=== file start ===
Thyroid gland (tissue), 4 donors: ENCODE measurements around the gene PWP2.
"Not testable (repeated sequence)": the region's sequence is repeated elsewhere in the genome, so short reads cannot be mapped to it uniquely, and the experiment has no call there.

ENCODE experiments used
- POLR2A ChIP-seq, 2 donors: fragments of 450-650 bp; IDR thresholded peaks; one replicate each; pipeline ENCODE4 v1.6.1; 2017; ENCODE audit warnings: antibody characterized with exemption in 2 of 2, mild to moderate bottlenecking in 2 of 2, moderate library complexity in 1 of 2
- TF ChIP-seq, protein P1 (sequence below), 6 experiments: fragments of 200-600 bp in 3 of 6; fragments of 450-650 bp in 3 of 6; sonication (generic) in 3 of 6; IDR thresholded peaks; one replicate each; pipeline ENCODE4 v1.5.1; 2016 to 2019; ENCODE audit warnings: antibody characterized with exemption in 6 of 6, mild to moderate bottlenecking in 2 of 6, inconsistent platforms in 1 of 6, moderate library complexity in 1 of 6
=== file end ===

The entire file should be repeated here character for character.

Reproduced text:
Thyroid gland (tissue), 4 donors: ENCODE measurements around the gene PWP2.
"Not testable (repeated sequence)": the region's sequence is repeated elsewhere in the genome, so short reads cannot be mapped to it uniquely, and the experiment has no call there.

ENCODE experiments used
- POLR2A ChIP-seq, 2 donors: fragments of 450-650 bp; IDR thresholded peaks; one replicate each; pipeline ENCODE4 v1.6.1; 2017; ENCODE audit warnings: antibody characterized with exemption in 2 of 2, mild to moderate bottlenecking in 2 of 2, moderate library complexity in 1 of 2
- TF ChIP-seq, protein P1 (sequence below), 6 experiments: fragments of 200-600 bp in 3 of 6; fragments of 450-650 bp in 3 of 6; sonication (generic) in 3 of 6; IDR thresholded peaks; one replicate each; pipeline ENCODE4 v1.5.1; 2016 to 2019; ENCODE audit warnings: antibody characterized with exemption in 6 of 6, mild to moderate bottlenecking in 2 of 6, inconsistent platforms in 1 of 6, moderate library complexity in 1 of 6